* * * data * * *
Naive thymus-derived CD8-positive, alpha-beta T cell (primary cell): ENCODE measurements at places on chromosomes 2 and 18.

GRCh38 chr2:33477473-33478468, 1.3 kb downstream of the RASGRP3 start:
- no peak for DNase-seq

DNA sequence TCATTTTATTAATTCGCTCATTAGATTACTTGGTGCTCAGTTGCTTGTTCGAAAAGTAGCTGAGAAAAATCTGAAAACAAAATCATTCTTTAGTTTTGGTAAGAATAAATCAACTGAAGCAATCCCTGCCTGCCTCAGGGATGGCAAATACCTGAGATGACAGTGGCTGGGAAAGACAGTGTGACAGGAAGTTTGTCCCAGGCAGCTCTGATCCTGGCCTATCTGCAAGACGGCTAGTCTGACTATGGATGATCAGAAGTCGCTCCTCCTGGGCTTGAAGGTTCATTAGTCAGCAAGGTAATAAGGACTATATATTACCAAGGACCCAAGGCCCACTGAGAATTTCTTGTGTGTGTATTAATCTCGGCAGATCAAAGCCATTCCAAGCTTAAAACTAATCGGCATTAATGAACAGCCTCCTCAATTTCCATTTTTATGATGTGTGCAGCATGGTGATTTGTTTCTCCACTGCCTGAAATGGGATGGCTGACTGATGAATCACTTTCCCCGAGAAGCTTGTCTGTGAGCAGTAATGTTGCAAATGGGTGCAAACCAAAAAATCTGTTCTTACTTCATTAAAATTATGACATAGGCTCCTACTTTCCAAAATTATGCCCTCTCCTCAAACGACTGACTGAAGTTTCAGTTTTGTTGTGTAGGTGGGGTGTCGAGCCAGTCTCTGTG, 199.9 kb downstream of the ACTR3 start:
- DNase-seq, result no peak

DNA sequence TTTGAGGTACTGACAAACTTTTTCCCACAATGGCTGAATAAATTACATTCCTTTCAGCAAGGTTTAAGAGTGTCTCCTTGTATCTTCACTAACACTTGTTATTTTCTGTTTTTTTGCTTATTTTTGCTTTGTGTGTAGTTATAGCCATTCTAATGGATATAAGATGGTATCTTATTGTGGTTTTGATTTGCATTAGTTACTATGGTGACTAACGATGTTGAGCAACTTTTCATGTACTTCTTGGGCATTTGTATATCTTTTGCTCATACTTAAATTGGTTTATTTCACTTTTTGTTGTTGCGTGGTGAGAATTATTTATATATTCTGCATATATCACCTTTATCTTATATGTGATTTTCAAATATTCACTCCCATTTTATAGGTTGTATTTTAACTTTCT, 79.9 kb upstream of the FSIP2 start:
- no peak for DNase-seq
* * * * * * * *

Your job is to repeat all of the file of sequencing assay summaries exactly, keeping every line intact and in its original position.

Naive thymus-derived CD8-positive, alpha-beta T cell (primary cell): ENCODE measurements at places on chromosomes 2 and 18.

GRCh38 chr2:33477473-33478468, 1.3 kb downstream of the RASGRP3 start:
- no peak for DNase-seq

DNA sequence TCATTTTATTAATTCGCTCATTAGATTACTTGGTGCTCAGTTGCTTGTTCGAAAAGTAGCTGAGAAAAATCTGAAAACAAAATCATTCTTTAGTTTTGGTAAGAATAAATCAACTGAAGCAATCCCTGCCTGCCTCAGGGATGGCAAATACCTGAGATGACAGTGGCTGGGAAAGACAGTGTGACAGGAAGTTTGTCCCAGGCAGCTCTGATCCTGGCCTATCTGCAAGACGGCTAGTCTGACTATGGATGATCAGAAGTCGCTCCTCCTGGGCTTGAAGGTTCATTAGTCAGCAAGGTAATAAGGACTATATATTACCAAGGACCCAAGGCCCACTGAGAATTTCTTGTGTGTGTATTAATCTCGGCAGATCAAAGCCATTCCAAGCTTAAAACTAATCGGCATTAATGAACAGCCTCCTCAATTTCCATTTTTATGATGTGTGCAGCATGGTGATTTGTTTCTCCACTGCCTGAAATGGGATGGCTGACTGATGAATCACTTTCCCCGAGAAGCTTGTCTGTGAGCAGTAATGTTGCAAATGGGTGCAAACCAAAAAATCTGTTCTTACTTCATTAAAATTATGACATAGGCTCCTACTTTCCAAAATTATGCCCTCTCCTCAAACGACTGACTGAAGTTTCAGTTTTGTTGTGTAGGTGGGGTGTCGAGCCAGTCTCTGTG, 199.9 kb downstream of the ACTR3 start:
- DNase-seq, result no peak

DNA sequence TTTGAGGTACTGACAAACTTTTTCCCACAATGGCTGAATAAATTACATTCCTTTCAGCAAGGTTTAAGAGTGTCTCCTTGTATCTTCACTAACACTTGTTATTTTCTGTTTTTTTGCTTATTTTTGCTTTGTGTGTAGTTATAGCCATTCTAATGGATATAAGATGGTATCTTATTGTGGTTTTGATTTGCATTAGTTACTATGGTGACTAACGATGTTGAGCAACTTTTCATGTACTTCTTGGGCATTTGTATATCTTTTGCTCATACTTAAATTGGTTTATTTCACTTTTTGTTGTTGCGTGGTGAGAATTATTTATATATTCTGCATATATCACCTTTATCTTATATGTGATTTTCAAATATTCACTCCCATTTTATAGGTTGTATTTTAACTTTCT, 79.9 kb upstream of the FSIP2 start:
- no peak for DNase-seq